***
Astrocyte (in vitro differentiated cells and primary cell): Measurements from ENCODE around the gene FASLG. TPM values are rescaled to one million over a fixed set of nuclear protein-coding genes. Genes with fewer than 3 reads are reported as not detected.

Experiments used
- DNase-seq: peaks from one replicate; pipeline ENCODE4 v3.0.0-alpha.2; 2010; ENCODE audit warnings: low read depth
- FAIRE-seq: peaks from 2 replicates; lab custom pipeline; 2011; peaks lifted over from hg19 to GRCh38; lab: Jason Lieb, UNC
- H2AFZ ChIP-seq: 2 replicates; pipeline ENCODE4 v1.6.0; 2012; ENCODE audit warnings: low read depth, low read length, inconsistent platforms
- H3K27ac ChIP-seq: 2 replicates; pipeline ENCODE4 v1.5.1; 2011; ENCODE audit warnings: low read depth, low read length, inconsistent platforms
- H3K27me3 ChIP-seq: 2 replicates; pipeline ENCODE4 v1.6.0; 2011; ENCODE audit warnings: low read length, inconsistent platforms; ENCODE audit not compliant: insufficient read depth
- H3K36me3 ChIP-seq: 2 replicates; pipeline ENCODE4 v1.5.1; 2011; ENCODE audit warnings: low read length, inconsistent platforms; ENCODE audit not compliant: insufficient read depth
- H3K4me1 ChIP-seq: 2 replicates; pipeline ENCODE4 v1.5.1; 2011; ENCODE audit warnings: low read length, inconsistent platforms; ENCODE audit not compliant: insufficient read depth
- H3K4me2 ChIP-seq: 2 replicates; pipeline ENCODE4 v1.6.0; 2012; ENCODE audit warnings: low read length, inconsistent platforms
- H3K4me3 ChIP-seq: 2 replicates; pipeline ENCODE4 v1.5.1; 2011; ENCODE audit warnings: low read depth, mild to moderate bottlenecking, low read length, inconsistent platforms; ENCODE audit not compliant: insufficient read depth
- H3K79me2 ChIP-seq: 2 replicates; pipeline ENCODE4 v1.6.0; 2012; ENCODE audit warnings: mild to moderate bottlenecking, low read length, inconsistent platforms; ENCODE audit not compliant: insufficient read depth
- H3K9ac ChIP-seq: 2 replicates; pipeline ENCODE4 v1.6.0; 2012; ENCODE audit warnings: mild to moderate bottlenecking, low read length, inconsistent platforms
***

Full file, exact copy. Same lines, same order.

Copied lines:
Astrocyte (in vitro differentiated cells and primary cell): Measurements from ENCODE around the gene FASLG. TPM values are rescaled to one million over a fixed set of nuclear protein-coding genes. Genes with fewer than 3 reads are reported as not detected.

Experiments used
- DNase-seq: peaks from one replicate; pipeline ENCODE4 v3.0.0-alpha.2; 2010; ENCODE audit warnings: low read depth
- FAIRE-seq: peaks from 2 replicates; lab custom pipeline; 2011; peaks lifted over from hg19 to GRCh38; lab: Jason Lieb, UNC
- H2AFZ ChIP-seq: 2 replicates; pipeline ENCODE4 v1.6.0; 2012; ENCODE audit warnings: low read depth, low read length, inconsistent platforms
- H3K27ac ChIP-seq: 2 replicates; pipeline ENCODE4 v1.5.1; 2011; ENCODE audit warnings: low read depth, low read length, inconsistent platforms
- H3K27me3 ChIP-seq: 2 replicates; pipeline ENCODE4 v1.6.0; 2011; ENCODE audit warnings: low read length, inconsistent platforms; ENCODE audit not compliant: insufficient read depth
- H3K36me3 ChIP-seq: 2 replicates; pipeline ENCODE4 v1.5.1; 2011; ENCODE audit warnings: low read length, inconsistent platforms; ENCODE audit not compliant: insufficient read depth
- H3K4me1 ChIP-seq: 2 replicates; pipeline ENCODE4 v1.5.1; 2011; ENCODE audit warnings: low read length, inconsistent platforms; ENCODE audit not compliant: insufficient read depth
- H3K4me2 ChIP-seq: 2 replicates; pipeline ENCODE4 v1.6.0; 2012; ENCODE audit warnings: low read length, inconsistent platforms
- H3K4me3 ChIP-seq: 2 replicates; pipeline ENCODE4 v1.5.1; 2011; ENCODE audit warnings: low read depth, mild to moderate bottlenecking, low read length, inconsistent platforms; ENCODE audit not compliant: insufficient read depth
- H3K79me2 ChIP-seq: 2 replicates; pipeline ENCODE4 v1.6.0; 2012; ENCODE audit warnings: mild to moderate bottlenecking, low read length, inconsistent platforms; ENCODE audit not compliant: insufficient read depth
- H3K9ac ChIP-seq: 2 replicates; pipeline ENCODE4 v1.6.0; 2012; ENCODE audit warnings: mild to moderate bottlenecking, low read length, inconsistent platforms